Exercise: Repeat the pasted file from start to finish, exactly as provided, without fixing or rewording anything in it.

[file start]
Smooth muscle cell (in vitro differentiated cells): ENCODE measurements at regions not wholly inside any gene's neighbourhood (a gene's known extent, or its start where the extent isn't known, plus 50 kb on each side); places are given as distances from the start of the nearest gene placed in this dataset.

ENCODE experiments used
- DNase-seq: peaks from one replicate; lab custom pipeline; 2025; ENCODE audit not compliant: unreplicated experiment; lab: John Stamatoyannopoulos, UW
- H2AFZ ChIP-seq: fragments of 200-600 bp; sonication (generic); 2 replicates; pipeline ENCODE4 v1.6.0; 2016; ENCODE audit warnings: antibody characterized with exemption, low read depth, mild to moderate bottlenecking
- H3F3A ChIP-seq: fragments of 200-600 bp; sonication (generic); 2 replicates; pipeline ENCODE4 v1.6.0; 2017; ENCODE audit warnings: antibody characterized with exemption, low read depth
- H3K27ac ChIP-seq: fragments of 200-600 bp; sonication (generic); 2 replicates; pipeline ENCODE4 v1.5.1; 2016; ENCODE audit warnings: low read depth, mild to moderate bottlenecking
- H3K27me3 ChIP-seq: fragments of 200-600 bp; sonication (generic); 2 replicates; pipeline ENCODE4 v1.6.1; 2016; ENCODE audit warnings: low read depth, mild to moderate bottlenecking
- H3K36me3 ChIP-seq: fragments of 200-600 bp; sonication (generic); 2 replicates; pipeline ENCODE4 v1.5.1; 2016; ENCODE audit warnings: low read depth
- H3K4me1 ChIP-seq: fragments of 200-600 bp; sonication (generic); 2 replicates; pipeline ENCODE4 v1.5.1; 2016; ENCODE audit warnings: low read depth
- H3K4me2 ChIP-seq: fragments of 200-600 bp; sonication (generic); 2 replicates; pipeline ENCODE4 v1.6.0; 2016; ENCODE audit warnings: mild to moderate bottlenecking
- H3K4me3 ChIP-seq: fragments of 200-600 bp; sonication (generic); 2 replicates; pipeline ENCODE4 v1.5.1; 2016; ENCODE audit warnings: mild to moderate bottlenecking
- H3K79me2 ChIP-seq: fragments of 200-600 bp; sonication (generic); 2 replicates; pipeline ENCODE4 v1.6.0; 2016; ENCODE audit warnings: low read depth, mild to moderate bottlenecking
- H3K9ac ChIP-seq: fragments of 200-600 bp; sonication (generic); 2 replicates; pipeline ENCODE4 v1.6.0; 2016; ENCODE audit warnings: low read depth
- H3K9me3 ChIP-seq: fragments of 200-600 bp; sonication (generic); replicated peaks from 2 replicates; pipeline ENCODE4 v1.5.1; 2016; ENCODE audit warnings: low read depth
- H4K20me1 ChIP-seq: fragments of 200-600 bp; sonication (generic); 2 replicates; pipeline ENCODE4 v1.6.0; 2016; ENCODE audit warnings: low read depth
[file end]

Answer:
Smooth muscle cell (in vitro differentiated cells): ENCODE measurements at regions not wholly inside any gene's neighbourhood (a gene's known extent, or its start where the extent isn't known, plus 50 kb on each side); places are given as distances from the start of the nearest gene placed in this dataset.

ENCODE experiments used
- DNase-seq: peaks from one replicate; lab custom pipeline; 2025; ENCODE audit not compliant: unreplicated experiment; lab: John Stamatoyannopoulos, UW
- H2AFZ ChIP-seq: fragments of 200-600 bp; sonication (generic); 2 replicates; pipeline ENCODE4 v1.6.0; 2016; ENCODE audit warnings: antibody characterized with exemption, low read depth, mild to moderate bottlenecking
- H3F3A ChIP-seq: fragments of 200-600 bp; sonication (generic); 2 replicates; pipeline ENCODE4 v1.6.0; 2017; ENCODE audit warnings: antibody characterized with exemption, low read depth
- H3K27ac ChIP-seq: fragments of 200-600 bp; sonication (generic); 2 replicates; pipeline ENCODE4 v1.5.1; 2016; ENCODE audit warnings: low read depth, mild to moderate bottlenecking
- H3K27me3 ChIP-seq: fragments of 200-600 bp; sonication (generic); 2 replicates; pipeline ENCODE4 v1.6.1; 2016; ENCODE audit warnings: low read depth, mild to moderate bottlenecking
- H3K36me3 ChIP-seq: fragments of 200-600 bp; sonication (generic); 2 replicates; pipeline ENCODE4 v1.5.1; 2016; ENCODE audit warnings: low read depth
- H3K4me1 ChIP-seq: fragments of 200-600 bp; sonication (generic); 2 replicates; pipeline ENCODE4 v1.5.1; 2016; ENCODE audit warnings: low read depth
- H3K4me2 ChIP-seq: fragments of 200-600 bp; sonication (generic); 2 replicates; pipeline ENCODE4 v1.6.0; 2016; ENCODE audit warnings: mild to moderate bottlenecking
- H3K4me3 ChIP-seq: fragments of 200-600 bp; sonication (generic); 2 replicates; pipeline ENCODE4 v1.5.1; 2016; ENCODE audit warnings: mild to moderate bottlenecking
- H3K79me2 ChIP-seq: fragments of 200-600 bp; sonication (generic); 2 replicates; pipeline ENCODE4 v1.6.0; 2016; ENCODE audit warnings: low read depth, mild to moderate bottlenecking
- H3K9ac ChIP-seq: fragments of 200-600 bp; sonication (generic); 2 replicates; pipeline ENCODE4 v1.6.0; 2016; ENCODE audit warnings: low read depth
- H3K9me3 ChIP-seq: fragments of 200-600 bp; sonication (generic); replicated peaks from 2 replicates; pipeline ENCODE4 v1.5.1; 2016; ENCODE audit warnings: low read depth
- H4K20me1 ChIP-seq: fragments of 200-600 bp; sonication (generic); 2 replicates; pipeline ENCODE4 v1.6.0; 2016; ENCODE audit warnings: low read depth